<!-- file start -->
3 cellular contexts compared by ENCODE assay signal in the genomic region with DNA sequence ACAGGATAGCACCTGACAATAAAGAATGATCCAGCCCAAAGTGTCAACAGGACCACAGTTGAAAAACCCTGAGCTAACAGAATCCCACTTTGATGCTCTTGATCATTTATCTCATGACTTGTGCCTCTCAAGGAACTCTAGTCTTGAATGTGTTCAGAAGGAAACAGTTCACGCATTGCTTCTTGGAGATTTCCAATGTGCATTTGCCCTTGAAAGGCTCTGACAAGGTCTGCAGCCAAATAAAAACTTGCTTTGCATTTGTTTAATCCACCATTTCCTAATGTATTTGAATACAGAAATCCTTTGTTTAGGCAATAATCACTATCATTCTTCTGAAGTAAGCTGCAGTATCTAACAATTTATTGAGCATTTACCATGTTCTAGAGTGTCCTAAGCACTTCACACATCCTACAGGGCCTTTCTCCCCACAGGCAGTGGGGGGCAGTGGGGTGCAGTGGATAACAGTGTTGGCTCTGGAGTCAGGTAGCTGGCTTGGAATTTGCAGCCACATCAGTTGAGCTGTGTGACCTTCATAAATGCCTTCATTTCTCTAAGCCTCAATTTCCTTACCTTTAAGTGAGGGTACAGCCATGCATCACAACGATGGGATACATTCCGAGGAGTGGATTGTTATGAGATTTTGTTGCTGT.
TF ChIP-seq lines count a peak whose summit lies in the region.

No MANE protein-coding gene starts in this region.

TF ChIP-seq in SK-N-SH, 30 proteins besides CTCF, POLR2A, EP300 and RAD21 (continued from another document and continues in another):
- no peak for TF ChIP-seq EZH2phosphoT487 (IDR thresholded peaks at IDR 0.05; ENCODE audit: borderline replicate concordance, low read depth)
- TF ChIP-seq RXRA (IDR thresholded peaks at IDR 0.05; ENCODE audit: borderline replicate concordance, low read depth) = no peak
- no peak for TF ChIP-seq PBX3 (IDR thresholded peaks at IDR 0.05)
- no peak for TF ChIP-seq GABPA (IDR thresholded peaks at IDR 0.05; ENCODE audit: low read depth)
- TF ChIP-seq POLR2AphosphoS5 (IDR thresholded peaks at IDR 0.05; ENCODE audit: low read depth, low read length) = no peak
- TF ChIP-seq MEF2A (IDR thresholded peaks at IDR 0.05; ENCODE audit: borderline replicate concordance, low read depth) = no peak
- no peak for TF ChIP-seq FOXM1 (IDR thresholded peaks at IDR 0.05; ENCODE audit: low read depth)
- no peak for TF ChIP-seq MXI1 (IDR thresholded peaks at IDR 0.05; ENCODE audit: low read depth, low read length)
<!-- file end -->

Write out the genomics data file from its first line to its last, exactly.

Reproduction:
3 cellular contexts compared by ENCODE assay signal in the genomic region with DNA sequence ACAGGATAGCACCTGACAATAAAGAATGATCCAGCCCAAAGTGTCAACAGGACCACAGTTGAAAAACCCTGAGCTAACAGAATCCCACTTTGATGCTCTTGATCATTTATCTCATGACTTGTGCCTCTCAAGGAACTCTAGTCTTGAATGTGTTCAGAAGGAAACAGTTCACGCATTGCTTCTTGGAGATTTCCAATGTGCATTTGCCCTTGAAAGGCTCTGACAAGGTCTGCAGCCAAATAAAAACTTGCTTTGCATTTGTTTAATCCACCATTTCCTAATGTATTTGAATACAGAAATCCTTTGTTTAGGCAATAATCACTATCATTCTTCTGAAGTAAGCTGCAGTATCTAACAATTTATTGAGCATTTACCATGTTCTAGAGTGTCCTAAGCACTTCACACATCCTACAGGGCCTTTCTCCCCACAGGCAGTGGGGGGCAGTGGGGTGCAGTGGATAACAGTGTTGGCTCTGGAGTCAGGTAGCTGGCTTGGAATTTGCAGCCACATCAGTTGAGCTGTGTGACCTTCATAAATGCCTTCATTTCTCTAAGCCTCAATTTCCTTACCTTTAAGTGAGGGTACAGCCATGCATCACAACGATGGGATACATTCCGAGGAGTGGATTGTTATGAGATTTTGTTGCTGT.
TF ChIP-seq lines count a peak whose summit lies in the region.

No MANE protein-coding gene starts in this region.

TF ChIP-seq in SK-N-SH, 30 proteins besides CTCF, POLR2A, EP300 and RAD21 (continued from another document and continues in another):
- no peak for TF ChIP-seq EZH2phosphoT487 (IDR thresholded peaks at IDR 0.05; ENCODE audit: borderline replicate concordance, low read depth)
- TF ChIP-seq RXRA (IDR thresholded peaks at IDR 0.05; ENCODE audit: borderline replicate concordance, low read depth) = no peak
- no peak for TF ChIP-seq PBX3 (IDR thresholded peaks at IDR 0.05)
- no peak for TF ChIP-seq GABPA (IDR thresholded peaks at IDR 0.05; ENCODE audit: low read depth)
- TF ChIP-seq POLR2AphosphoS5 (IDR thresholded peaks at IDR 0.05; ENCODE audit: low read depth, low read length) = no peak
- TF ChIP-seq MEF2A (IDR thresholded peaks at IDR 0.05; ENCODE audit: borderline replicate concordance, low read depth) = no peak
- no peak for TF ChIP-seq FOXM1 (IDR thresholded peaks at IDR 0.05; ENCODE audit: low read depth)
- no peak for TF ChIP-seq MXI1 (IDR thresholded peaks at IDR 0.05; ENCODE audit: low read depth, low read length)